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India's Plastic Ban Was Nothing But Just A Joke

India's Plastic Ban is a joke

GoingZero identified banned single-use plastic goods in every city three months after India banned them to reduce waste. While retailers expressed frustration at the lack of alternatives to these plastic products, analysts have noted that the prohibition affects the most needy but frees international firms.

The July 1 ban on single-use plastic appears to have mostly gone unenforced. Most places sell and utilise plastic straws and cutlery. In his 2019 Independence Day address, Prime Minister Narendra Modi declared the phaseout of these low-utility, high-littering items. However, the necessary follow-up has not occurred. Even in states with orders banning the manufacture, distribution, and use of these things, they are not implemented. Worse, extended producer duty to ensure good management of plastic products till the end of their functional life has failed due to ineffective monitoring.

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India is the fifth greatest generator of plastic waste in the world. In his 2019 Independence Day speech, Prime Minister Narendra Modi urged Indians to ban single-use plastic. India prohibited single-use plastic straws on July 1, 2022. The purpose of the prohibition is to curb plastic pollution, since single-use plastic affects land and aquatic ecosystems.

Plastic Impact On Human


By October 1, three months after the ban, little had changed. In Delhi, Mumbai, and Bengaluru, GoingZero uncovered multiple banned plastic goods in markets, restaurants, and other public areas. Vendors claimed that there has neither been any punitive action nor any warning to discontinue using these products, and that in reality, these products are accessible wholesale as usual.

The restriction was first criticised for encompassing too little plastic garbage. The industry estimates that 2%–3% of India's plastic waste comes from banned single-use plastic products.

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Experts add that India has not prohibited all single-use plastic. They claim that the prohibition is skewed towards the smallest section of the plastic business, which is the one that requires the biggest hand holding in order to shift away from single-use plastic. Experts argue India should hold big companies liable for plastic pollution.

India's Plastic Waste

Researchers from the University of California, Santa Barbara, and others calculated that the globe created 8.3 billion metric tonnes of plastic from 1950 to 2015. 6.3 billion metric tonnes—80%—is plastic garbage.

Recycled plastic trash is only 9%. Most plastic trash is in landfills or oceans. India piloted a single-use plastic pollution resolution at the 4th UN Environment Assembly in 2019.

The prohibition took effect a year after India notified the Plastic Waste Management Amendment Rules in August 2021. Ear buds with plastic sticks, balloon sticks, flag sticks, candy sticks, ice cream sticks, polystyrene (thermocol) for decoration, plastic plates, cups, glasses, cutlery like forks, spoons, and knives, straws, trays, wrapping or packing film around sweet boxes, invitation cards, cigarette packets, plastic or PVC banners less than 100 micron, and stirrers were banned in India on July 1, 2022.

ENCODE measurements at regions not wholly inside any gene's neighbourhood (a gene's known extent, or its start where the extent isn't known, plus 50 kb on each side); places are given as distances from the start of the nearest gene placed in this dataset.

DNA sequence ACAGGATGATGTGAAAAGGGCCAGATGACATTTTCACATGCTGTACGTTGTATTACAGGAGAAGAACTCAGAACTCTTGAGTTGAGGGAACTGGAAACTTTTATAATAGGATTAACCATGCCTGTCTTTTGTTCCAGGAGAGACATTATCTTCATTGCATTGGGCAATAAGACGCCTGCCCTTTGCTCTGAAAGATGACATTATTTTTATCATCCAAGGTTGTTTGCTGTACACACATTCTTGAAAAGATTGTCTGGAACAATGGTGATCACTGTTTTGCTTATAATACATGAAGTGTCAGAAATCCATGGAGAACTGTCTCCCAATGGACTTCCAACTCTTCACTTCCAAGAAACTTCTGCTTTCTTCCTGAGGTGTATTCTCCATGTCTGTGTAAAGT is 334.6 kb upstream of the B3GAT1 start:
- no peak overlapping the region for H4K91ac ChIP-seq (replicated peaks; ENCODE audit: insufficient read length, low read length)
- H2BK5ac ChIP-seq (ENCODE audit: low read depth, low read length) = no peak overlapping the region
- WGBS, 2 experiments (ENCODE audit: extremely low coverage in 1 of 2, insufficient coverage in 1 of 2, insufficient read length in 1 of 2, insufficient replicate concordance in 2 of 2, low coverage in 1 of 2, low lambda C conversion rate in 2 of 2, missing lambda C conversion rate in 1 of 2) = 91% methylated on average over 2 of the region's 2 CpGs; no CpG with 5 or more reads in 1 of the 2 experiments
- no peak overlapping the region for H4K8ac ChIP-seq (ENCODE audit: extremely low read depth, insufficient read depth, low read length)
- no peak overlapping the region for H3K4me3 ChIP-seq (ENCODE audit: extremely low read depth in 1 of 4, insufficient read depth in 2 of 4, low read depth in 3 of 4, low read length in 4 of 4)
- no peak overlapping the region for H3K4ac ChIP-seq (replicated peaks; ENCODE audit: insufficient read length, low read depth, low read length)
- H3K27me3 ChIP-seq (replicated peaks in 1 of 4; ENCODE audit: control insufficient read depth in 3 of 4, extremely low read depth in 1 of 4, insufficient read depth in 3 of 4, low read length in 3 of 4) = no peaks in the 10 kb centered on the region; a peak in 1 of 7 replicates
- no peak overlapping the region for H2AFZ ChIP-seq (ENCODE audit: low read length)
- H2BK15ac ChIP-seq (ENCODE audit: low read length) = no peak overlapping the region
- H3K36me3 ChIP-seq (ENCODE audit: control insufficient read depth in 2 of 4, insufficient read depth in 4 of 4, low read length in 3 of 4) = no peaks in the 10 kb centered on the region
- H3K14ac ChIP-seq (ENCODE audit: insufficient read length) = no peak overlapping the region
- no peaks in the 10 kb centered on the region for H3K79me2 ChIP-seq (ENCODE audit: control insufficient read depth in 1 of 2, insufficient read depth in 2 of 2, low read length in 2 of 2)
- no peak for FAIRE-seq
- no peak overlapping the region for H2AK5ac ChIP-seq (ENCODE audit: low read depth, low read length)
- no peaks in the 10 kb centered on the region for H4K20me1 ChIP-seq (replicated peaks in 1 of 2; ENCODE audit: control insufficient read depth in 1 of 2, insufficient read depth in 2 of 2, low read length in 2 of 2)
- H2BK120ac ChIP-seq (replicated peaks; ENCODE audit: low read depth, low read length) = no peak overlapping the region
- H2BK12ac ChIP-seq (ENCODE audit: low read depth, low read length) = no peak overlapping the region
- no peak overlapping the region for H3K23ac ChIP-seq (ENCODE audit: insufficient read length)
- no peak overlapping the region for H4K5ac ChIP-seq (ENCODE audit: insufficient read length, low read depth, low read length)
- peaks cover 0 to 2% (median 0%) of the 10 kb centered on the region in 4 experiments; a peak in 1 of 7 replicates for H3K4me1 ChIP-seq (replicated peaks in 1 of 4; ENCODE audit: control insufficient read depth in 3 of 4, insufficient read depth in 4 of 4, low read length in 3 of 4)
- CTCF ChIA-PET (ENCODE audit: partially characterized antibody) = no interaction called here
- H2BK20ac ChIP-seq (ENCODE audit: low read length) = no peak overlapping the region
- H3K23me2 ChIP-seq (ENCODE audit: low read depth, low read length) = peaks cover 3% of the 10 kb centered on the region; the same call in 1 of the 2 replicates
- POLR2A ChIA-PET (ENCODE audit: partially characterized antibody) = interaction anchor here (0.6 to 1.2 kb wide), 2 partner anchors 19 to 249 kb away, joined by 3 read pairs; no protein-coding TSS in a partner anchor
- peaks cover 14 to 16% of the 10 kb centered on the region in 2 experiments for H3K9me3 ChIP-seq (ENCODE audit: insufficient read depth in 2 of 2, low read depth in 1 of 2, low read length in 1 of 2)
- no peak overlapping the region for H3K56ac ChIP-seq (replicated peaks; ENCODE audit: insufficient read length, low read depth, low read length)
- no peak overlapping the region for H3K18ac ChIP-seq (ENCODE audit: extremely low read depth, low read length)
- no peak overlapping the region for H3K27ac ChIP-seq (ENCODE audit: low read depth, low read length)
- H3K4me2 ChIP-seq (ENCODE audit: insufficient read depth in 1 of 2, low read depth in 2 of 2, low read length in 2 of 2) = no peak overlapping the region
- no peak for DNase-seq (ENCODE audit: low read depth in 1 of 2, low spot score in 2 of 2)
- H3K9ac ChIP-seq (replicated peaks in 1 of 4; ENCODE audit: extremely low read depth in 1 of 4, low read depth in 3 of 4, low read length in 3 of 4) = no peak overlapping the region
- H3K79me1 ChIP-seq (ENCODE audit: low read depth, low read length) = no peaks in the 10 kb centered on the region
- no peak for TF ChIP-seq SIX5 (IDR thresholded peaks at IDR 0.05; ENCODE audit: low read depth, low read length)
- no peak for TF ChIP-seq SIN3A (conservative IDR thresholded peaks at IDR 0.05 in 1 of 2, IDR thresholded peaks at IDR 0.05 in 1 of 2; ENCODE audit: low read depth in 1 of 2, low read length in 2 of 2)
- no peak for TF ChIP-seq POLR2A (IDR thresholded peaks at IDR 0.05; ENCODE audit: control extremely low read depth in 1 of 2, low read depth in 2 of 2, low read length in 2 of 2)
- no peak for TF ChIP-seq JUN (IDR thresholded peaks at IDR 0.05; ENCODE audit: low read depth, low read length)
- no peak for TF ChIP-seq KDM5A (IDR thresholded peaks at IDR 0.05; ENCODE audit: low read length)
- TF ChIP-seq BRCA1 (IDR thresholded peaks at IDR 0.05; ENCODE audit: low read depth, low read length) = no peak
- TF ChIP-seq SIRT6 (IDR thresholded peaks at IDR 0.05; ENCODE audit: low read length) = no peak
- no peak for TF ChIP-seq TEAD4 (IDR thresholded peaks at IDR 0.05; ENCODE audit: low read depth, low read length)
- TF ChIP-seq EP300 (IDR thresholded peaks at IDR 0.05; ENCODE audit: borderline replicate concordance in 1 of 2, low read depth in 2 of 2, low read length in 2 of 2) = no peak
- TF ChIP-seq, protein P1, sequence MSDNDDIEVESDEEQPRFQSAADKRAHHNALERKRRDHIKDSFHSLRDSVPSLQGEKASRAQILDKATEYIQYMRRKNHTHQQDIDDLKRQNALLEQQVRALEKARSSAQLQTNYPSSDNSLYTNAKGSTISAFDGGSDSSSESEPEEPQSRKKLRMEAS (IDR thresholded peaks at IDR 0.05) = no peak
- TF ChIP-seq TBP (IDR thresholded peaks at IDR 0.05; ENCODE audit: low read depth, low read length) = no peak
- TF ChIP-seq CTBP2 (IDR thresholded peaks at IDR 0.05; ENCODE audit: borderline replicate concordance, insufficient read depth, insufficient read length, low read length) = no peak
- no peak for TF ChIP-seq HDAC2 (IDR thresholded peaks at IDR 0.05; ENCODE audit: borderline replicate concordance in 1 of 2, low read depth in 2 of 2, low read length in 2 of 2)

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From December 31, 2022, carry bags up to 120 microns will be banned, joining those under 75 millimetres. Plastic gutkha, tobacco, and pan masala sachets are banned.

Researchers from the University of California, Santa Barbara, and others calculated that the globe created 8.3 billion metric tonnes of plastic from 1950 to 2015. 6.3 billion metric tonnes—80%—is plastic garbage.

Recycled plastic trash is only 9%. Most plastic trash is in landfills or oceans. India piloted a single-use plastic pollution resolution at the 4th UN Environment Assembly in 2019.

The prohibition took effect a year after India notified the Plastic Waste Management Amendment Rules in August 2021. Ear buds with plastic sticks, balloon sticks, flag sticks, candy sticks, ice cream sticks, polystyrene (thermocol) for decoration, plastic plates, cups, glasses, cutlery like forks, spoons, and knives, straws, trays, wrapping or packing film around sweet boxes, invitation cards, cigarette packets, plastic or PVC banners less than 100 micron, and stirrers were banned in India on July 1, 2022.

From December 31, 2022, carry bags up to 120 microns will be banned, joining those under 75 millimetres. Plastic gutkha, tobacco, and pan masala sachets are banned.

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35 states and Union territories reported 3.5 million tonnes of plastic production in 2020-21. Tamil Nadu (12%), Punjab (12%), and Maharashtra (13%). India recycles 1.56 million tonnes per year, half of the plastic produced. Extended Producer Responsibility requires brands to recycle 800,000 tonnes annually (EPR).

As mentioned, 2-3% of plastic produced is now-banned single-use plastic. Even if the prohibition worked, plastic trash generation would be tiny.

The prohibition has failed, even sub optimally. Southern Indian cities had little single-use plastic complaints on the CPCB's smartphone app, SUP-CPCB. Delhi had the most complaints, 605, however only 378 were resolved as of September 27, 2022. 

So what do you think? What should be the final solution to this?

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